You think a 7% performance gain is a small matter, and just for filling up from a different pump??? :rotfl:

How many £100's would you have to spend on engine tuning to gain a 7% BHP increase, along with an extra 15% (approx) torque..!

:hiya:


The fact is that any car with a decent ECU is likely gonna noticably benefit from using higher octane (slower burning) fuel, whereby the ECU can achieve much greater control of the (pre)ignition process resulting in more power and torque, as proven by the fifth-gear dyno tests....

what is it you don't want to believe about the results, that ECUs have moved on a bit in the last 20 years? :D
 

markymark34

Well-known Member
i never noticed any difference in the performance of my car no mater what petrol i ran - only difference was in my pocket!

that was a MR2 Turbo with 230bhp. And i reset the ECU each time i tried a different fuel.

The 5th gear findings were interesting, would be good if they had done an mpg comparrison as well.


mark
 

alexs2

Well-known Member
The Dude said:
all they did was an ECU reset alex2...

ECU's learn as they go and adjust fuelling to the fuel/air in use, so the reset serves only to set everything back to default values and start the whole process again from scratch.

They didn't performance tune the ECU on the scooby to frig the results... :rolleyes:
I'd actually say the results if anything dis-prove your theory, and agree with the many posters who say they can feel the extra performance Optimax etc bring, in a variety of modern cars..

You think a 7% performance gain is a small matter, and just for filling up from a different pump??? :rotfl:

How many £100's would you have to spend on engine tuning to gain a 7% BHP increase, along with an extra 15% (approx) torque..!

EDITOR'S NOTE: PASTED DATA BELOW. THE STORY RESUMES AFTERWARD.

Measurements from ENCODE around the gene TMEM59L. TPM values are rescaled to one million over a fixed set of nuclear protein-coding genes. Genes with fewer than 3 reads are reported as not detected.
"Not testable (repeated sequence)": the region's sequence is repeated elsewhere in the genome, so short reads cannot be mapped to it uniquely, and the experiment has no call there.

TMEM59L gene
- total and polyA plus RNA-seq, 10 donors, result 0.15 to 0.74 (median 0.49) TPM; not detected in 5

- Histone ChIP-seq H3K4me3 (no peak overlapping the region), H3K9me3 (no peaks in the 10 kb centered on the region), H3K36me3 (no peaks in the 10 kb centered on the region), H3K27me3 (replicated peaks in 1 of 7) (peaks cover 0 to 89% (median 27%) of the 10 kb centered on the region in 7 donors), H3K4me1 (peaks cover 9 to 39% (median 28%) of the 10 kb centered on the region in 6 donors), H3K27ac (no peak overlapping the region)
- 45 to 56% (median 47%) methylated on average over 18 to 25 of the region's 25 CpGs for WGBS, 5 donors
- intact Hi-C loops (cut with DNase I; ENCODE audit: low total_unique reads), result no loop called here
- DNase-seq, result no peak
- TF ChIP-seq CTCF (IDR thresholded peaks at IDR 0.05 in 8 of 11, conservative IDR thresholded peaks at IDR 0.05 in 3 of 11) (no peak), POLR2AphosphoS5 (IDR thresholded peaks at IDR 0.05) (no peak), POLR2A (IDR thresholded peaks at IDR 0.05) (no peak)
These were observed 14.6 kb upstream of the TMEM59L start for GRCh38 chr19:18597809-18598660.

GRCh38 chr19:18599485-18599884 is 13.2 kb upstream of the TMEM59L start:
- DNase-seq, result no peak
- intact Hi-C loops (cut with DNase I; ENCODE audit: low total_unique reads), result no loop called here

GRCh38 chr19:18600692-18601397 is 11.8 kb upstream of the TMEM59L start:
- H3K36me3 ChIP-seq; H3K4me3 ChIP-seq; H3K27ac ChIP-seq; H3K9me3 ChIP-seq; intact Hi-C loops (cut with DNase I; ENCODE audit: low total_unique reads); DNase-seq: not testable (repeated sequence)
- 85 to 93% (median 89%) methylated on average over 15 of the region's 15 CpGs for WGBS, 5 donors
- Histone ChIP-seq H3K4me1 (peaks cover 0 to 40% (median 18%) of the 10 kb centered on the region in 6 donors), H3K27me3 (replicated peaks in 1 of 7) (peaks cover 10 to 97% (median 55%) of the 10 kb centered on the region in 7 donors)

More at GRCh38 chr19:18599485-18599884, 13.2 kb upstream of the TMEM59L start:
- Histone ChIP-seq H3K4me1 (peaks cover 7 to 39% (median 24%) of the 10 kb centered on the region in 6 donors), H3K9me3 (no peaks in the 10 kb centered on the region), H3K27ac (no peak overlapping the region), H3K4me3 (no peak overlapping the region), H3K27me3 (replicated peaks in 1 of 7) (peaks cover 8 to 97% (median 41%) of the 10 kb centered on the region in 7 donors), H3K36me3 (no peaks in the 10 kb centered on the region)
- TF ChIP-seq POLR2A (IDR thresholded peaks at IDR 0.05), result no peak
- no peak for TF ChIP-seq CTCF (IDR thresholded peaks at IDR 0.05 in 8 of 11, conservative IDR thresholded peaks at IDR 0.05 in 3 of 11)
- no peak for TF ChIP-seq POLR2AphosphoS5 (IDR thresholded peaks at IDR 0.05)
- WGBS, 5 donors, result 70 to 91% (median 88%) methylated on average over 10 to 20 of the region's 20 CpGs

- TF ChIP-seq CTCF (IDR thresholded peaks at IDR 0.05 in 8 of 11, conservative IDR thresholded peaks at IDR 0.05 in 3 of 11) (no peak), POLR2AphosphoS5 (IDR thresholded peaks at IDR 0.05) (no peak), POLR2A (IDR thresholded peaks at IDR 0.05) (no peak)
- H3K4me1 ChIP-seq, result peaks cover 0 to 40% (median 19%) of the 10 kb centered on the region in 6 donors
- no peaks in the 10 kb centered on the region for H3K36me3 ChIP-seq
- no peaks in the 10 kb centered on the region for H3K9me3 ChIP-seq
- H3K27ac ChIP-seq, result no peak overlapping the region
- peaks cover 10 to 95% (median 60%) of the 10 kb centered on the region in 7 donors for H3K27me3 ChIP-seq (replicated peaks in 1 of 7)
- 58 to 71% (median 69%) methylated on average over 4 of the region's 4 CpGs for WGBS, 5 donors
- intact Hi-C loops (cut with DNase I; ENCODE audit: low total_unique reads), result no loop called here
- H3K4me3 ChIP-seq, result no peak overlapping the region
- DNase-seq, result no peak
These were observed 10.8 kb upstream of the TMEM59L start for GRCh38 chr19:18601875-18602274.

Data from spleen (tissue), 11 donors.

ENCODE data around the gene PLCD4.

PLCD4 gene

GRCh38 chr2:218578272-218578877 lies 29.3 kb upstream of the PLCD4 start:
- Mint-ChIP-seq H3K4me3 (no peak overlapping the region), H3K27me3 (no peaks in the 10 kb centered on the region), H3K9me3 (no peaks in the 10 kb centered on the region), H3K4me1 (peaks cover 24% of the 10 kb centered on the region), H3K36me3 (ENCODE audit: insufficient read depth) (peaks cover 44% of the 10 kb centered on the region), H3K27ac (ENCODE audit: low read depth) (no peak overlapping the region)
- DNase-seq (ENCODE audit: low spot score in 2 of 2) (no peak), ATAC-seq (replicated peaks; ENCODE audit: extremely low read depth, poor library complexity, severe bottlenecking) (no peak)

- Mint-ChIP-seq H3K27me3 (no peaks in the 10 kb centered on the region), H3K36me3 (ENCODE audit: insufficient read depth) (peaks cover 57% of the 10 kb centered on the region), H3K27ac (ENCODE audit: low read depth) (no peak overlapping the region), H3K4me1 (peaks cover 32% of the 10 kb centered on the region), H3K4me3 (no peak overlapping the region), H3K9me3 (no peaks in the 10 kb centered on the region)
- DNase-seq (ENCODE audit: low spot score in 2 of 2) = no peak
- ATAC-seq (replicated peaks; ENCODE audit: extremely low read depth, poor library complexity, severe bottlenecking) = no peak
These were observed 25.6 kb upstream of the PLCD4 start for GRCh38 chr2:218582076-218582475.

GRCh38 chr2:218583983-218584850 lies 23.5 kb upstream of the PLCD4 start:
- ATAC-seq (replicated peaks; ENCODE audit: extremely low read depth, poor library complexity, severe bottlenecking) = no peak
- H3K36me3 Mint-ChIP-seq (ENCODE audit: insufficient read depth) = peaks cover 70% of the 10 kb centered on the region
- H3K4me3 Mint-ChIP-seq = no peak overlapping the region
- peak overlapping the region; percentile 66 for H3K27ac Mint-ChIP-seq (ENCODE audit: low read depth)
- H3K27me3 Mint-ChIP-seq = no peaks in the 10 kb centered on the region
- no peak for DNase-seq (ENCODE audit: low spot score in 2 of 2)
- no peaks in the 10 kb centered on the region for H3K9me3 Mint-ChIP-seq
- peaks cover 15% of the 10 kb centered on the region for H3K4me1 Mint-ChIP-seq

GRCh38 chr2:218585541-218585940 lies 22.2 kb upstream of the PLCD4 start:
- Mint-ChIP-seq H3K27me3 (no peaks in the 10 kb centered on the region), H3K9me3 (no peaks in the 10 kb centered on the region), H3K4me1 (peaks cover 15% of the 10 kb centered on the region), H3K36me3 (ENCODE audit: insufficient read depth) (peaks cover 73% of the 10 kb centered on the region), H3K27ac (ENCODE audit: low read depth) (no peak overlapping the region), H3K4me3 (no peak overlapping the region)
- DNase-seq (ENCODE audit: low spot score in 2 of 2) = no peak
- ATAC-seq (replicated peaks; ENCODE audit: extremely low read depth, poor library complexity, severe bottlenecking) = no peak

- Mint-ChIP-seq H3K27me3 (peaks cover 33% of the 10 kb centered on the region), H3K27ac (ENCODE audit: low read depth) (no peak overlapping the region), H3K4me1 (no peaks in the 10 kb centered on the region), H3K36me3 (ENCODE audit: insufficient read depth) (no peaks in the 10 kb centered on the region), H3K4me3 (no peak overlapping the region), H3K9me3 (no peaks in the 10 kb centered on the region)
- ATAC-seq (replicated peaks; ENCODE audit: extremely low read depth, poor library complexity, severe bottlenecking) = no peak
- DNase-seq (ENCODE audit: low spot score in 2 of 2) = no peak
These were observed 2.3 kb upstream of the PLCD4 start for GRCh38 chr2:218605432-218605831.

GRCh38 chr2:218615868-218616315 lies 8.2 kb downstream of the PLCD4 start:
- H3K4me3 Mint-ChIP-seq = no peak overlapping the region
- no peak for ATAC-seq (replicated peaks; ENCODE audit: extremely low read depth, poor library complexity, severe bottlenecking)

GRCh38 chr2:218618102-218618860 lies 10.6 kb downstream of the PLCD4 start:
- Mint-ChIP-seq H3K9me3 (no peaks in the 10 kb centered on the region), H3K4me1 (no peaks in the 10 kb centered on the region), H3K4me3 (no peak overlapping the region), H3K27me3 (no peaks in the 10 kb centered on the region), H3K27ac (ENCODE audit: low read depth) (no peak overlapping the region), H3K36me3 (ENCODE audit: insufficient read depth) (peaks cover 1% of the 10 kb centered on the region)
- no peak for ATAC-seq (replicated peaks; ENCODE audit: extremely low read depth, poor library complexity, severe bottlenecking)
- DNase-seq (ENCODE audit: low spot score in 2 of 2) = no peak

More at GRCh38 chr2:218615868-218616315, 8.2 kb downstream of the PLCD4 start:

:hiya:


The fact is that any car with a decent ECU is likely gonna noticably benefit from using higher octane (slower burning) fuel, whereby the ECU can achieve much greater control of the (pre)ignition process resulting in more power and torque, as proven by the fifth-gear dyno tests....

what is it you don't want to believe about the results, that ECUs have moved on a bit in the last 20 years? :D
I think you'll find that the mapping is held in ROM on the ECU,and I did say reset.....if as you suggest,it learns as it goes,then a reset would in any case be worthless.
Most ECU's,even motorsport ECU's do not so much learn as they go,but react to the conditions at the time,in terms of fuel pressure,throttle opening,air temperature,flow and in some cases barometric pressure etc,and use those to determine the duration of injector opening,and ignition timing to suit.
The fuel/air mapping is held in ROM as mentioned above,and the data held there is used by the ECUs processor.

If you have any doubts about that,I can give you a few names which may help,including one of the more advanced ECU manufacturers supplying the motorsport industry here and abroad.


As to how much you'd have to spend to gain a significant increase in power....with a previously unaltered turbo engine,as little as £100 would produce that with ease.

You should also note that I said the "maximum" increase in power was 7%,and that was only seen with the turbo engine,and not with the normally aspirated engines,where the best result was 2.9%.

I don't doubt the results obtained,nor that ECUs have come a long way in 20yrs(.....most cars 20yrs ago didnt have ECUs )but it is clear that the gains other than with turbo engines are small,and if you speak to any decent engine builder,they'll tell you that gains of less than 5% arent really noticeable by most users.